As well as interviewing the band's members - who were, at the time, split into two factions and communicating only via lawyer-delivered curses - I met the then head of EMI, Rupert Perry. I won't say he didn't have a care in the world, but behind his desk on the wall hung an Edward Hopper. (One of the US artist's paintings sold for $26m in 2006.)
Dark Side had been (and continues to be) a nice little earner for EMI, with 45 million copies sold worldwide. Little can Perry have then suspected that an industry-wrecking whirlwind lay in wait six years distant. Napster, the first large peer-to-peer file-sharing network, was launched in 1999, and life has never been the same since.
Elio Leoni-Sceti, the current CEO of EMI and the subject of our MT Interview this month, would kill to be back in 1973, or even 1993, now. Instead, he's at the head of an enterprise on a knife edge - bought for £4.2bn in one of the worst private equity deals ever, it now needs £120m in cash just to make it to the spring. 'Money, it's a gas/Grab that cash with both hands/And make a stash,' rasped the Floyd. Sage advice.
GlaxoSmithKline is not in a pickle of EMI-style proportions, but it does have issues that demand attention. Not least of these is trying to sort out its dodgy public image, which afflicts Big Pharma generally. GSK's new boss Andrew Witty has embarked on the most radical shake-up of the company for a generation: changing the way it does R&D, agreeing to sell a new malaria vaccine in the developing world at just over cost, and accepting that global blockbuster drugs may be a thing of the past.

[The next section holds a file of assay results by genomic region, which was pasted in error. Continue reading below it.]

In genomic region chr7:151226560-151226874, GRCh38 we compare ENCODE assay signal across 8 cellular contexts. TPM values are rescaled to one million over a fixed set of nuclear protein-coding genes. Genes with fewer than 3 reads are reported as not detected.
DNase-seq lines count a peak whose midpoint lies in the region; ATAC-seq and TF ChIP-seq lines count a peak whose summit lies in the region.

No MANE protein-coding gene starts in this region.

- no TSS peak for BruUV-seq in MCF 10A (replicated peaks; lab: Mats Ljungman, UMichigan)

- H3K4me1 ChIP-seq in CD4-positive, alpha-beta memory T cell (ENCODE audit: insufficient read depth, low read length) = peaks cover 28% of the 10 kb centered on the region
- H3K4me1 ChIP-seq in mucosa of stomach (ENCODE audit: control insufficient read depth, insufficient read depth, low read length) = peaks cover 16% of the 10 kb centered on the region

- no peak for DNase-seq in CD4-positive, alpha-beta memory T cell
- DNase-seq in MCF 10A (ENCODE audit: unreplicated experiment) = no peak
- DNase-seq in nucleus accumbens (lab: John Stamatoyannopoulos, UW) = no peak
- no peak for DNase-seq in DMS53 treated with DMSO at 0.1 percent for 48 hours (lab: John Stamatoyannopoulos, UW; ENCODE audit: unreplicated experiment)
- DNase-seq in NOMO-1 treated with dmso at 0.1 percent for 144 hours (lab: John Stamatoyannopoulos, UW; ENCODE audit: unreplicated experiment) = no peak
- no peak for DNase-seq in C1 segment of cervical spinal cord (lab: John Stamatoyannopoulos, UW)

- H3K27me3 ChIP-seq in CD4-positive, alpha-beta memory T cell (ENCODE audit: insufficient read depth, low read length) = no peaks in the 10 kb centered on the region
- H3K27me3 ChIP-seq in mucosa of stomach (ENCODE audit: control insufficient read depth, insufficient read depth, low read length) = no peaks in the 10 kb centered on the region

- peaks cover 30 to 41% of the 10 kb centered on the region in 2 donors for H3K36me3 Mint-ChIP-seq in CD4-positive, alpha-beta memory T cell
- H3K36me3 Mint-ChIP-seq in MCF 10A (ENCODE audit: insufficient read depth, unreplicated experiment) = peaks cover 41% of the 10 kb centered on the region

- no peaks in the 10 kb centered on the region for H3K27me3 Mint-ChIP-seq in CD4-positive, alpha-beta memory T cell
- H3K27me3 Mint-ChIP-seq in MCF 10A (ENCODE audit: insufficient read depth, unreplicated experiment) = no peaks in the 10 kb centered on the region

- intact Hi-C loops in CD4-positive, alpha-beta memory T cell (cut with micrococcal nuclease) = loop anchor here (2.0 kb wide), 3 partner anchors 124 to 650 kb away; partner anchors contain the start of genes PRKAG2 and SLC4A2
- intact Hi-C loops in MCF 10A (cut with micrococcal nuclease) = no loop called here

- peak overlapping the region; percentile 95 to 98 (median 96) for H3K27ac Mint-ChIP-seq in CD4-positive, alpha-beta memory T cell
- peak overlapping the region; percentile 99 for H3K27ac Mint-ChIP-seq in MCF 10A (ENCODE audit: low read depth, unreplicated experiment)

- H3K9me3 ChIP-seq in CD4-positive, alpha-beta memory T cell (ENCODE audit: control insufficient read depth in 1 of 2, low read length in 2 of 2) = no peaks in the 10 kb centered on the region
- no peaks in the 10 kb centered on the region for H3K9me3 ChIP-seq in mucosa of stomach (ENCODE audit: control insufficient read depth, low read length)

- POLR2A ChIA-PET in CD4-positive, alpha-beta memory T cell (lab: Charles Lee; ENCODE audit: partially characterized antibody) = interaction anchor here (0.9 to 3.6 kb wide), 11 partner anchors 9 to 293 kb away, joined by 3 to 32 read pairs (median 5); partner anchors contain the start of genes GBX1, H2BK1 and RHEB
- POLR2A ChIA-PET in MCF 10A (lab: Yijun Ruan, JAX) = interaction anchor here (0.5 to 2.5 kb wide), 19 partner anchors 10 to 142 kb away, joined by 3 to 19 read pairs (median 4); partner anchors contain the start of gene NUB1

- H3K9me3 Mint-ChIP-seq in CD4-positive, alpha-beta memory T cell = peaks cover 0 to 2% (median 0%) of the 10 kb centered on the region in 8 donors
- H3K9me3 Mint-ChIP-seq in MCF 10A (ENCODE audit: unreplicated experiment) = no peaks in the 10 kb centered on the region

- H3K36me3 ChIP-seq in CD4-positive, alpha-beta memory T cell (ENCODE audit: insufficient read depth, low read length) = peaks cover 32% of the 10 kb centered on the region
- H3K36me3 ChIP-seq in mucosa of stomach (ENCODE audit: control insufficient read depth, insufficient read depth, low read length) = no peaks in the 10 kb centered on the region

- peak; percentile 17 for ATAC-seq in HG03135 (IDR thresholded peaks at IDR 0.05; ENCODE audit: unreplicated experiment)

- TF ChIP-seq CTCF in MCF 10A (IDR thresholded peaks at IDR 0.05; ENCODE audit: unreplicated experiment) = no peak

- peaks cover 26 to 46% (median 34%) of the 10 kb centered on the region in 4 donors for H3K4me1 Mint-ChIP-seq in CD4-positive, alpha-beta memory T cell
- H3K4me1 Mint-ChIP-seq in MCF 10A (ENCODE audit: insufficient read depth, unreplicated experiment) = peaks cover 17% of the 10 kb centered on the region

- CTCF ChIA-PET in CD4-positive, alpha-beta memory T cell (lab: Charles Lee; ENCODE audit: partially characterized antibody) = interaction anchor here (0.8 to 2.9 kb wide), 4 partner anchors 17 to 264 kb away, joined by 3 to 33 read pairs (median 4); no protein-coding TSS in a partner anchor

On the subject of new direction, I rarely allow any other bod's mugshot onto this editorial page without a good reason. The guy with the luxuriant hair is Octavius Black, founder of The Mind Gym, which has contributed an excellent column to Brainfood for nearly a decade. Together with The Mind Gym, we are launching a new Management Masterclass series of group coaching sessions this May. It'll be the coolest and most effective business learning experience you've ever attended. Think of it as an animated MT, coming alive and leaping from the page to challenge and enlighten you. Don't just wish you were there - book up now at www.managementtoday.com/masterclass.